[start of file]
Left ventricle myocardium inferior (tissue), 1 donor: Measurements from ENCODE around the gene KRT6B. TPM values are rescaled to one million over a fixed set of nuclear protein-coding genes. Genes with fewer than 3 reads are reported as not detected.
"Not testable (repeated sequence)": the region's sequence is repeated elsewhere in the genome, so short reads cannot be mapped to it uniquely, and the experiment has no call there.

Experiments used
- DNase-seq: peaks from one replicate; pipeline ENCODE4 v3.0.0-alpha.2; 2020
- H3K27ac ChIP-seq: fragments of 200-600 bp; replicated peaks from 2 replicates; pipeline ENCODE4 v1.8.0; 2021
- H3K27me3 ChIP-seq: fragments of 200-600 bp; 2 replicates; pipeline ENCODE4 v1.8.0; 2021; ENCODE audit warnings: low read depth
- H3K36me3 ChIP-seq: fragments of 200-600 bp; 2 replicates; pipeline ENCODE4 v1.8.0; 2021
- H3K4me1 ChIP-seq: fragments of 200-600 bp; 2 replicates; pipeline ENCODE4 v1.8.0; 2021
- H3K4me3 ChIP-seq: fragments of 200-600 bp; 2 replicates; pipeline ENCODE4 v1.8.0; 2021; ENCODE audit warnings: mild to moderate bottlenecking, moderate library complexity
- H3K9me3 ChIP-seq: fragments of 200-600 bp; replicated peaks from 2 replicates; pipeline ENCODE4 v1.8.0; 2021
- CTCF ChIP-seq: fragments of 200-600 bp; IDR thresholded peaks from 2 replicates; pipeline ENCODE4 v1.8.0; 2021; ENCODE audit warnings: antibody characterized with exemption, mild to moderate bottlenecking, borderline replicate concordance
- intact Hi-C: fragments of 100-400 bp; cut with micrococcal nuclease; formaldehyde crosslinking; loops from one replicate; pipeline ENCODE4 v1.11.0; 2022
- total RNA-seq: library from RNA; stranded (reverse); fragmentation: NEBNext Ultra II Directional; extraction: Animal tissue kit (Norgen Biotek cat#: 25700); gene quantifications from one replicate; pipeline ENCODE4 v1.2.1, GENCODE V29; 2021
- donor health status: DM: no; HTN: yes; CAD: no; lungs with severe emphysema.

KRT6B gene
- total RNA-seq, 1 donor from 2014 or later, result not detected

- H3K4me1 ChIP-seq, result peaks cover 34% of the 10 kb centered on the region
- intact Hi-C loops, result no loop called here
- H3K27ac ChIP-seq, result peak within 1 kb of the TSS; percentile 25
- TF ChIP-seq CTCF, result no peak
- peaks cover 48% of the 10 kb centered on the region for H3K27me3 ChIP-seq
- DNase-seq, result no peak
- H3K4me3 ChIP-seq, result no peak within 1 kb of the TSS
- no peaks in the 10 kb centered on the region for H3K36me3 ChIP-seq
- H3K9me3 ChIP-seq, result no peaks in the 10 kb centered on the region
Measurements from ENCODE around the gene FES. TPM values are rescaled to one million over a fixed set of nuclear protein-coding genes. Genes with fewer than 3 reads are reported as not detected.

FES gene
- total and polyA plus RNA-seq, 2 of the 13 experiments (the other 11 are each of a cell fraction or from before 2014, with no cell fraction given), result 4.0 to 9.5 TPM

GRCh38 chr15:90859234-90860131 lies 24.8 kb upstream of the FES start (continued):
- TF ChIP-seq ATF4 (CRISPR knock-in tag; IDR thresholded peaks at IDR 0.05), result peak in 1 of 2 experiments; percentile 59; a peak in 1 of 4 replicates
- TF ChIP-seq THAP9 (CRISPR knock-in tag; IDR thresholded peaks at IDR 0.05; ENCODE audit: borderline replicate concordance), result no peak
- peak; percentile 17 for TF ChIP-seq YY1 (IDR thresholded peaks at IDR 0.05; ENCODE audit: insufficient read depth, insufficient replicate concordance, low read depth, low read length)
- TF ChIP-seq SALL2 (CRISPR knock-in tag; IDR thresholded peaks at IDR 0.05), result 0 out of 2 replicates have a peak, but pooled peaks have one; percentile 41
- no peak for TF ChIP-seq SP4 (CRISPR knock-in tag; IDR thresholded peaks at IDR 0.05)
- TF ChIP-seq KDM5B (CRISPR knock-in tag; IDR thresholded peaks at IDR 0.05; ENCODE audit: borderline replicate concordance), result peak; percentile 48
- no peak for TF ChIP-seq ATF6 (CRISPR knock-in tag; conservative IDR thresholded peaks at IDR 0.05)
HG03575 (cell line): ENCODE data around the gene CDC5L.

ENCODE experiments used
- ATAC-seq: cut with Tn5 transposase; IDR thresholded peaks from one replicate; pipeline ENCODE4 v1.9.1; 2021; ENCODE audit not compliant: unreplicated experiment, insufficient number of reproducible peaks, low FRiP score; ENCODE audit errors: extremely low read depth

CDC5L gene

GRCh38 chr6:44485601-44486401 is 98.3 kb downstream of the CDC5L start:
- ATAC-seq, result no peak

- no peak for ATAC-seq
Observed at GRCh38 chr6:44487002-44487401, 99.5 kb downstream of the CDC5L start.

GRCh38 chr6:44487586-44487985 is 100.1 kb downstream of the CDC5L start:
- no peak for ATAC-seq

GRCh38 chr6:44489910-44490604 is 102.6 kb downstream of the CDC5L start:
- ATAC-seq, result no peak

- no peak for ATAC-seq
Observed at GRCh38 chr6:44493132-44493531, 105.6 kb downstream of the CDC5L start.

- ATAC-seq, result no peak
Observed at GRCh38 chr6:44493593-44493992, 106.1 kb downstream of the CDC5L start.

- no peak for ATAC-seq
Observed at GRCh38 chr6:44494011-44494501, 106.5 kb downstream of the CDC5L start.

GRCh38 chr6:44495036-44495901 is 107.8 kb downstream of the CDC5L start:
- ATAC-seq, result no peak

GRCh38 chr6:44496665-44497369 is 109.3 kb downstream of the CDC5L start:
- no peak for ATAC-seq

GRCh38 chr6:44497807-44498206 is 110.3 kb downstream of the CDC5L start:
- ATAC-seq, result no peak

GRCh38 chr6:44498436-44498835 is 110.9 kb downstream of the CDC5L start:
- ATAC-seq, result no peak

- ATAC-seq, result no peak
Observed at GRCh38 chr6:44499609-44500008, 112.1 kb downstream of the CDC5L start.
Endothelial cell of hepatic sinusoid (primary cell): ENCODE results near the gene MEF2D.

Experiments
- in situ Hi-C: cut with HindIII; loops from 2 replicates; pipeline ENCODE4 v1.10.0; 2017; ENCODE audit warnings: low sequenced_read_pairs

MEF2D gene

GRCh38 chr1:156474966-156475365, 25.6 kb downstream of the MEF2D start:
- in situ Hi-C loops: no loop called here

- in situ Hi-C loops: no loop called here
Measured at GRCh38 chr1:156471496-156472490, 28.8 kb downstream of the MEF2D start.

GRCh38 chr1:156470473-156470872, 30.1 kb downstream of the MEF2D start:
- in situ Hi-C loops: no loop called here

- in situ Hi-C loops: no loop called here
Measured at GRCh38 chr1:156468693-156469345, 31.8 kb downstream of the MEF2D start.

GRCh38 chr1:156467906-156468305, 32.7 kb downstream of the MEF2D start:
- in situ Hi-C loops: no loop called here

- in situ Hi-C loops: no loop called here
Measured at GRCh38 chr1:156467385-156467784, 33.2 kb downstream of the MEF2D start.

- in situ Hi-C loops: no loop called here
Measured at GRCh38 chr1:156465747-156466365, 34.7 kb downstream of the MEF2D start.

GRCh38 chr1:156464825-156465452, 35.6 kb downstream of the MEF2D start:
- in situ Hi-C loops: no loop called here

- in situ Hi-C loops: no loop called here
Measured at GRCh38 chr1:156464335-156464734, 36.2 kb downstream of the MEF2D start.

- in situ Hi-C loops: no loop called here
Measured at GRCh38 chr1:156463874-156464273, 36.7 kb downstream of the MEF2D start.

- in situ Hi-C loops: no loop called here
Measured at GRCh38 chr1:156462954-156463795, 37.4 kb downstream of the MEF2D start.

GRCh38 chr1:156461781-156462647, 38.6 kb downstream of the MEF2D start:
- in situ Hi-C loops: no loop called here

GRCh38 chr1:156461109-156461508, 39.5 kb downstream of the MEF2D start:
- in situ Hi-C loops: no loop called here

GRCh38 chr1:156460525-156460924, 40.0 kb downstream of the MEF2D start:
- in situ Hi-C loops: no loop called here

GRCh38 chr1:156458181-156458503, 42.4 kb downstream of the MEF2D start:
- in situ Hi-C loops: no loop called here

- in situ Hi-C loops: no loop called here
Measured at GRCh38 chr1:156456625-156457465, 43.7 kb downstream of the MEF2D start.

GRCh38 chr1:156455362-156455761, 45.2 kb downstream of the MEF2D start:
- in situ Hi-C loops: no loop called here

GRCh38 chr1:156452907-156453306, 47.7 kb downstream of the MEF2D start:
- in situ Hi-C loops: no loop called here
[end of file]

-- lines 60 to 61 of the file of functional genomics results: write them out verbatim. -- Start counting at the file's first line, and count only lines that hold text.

- ATAC-seq, result no peak

GRCh38 chr6:44498436-44498835 is 110.9 kb downstream of the CDC5L start: